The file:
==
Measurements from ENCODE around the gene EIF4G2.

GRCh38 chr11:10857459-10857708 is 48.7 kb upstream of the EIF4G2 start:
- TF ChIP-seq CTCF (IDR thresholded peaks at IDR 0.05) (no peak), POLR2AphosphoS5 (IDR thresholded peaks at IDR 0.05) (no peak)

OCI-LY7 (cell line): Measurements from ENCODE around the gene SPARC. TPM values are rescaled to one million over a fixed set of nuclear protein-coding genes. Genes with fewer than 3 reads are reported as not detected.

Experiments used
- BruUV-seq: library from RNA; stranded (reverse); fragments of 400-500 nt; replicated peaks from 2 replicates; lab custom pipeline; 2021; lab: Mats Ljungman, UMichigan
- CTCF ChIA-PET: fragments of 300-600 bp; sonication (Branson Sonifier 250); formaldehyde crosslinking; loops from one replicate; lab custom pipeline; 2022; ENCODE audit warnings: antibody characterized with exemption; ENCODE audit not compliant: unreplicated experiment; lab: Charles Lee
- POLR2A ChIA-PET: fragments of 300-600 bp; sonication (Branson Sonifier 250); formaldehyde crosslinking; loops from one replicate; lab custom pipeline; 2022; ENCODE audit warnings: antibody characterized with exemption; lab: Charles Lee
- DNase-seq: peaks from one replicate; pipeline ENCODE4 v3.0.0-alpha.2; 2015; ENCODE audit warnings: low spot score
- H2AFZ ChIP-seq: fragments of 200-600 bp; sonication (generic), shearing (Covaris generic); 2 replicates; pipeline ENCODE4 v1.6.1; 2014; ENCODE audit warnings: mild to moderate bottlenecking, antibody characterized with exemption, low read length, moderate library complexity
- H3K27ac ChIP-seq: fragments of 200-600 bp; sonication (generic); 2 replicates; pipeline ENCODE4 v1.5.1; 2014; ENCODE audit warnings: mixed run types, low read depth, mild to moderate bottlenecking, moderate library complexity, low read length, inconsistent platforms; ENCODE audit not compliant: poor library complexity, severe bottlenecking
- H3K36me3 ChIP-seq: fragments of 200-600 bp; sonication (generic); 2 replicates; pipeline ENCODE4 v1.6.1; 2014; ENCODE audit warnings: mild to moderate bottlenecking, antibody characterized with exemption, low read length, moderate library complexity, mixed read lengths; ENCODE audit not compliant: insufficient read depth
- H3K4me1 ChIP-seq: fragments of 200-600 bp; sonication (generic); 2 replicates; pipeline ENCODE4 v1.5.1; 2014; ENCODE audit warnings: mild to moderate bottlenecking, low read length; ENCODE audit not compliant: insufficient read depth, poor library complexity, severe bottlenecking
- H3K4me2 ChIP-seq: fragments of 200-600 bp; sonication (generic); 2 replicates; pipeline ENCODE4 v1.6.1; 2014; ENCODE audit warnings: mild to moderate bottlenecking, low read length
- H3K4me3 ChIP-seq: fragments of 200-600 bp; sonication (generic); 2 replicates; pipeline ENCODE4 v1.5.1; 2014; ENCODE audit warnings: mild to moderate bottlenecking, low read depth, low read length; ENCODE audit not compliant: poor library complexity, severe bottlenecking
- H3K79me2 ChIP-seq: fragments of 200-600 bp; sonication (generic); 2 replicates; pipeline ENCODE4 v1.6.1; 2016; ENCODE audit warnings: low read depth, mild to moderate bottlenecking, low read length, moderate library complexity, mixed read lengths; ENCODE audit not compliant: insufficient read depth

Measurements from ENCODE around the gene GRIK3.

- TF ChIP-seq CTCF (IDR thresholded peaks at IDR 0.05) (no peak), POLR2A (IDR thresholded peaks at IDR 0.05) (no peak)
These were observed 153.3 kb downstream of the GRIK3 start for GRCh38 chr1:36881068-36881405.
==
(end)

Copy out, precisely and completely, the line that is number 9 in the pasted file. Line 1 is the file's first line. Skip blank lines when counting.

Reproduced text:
- DNase-seq: peaks from one replicate; pipeline ENCODE4 v3.0.0-alpha.2; 2015; ENCODE audit warnings: low spot score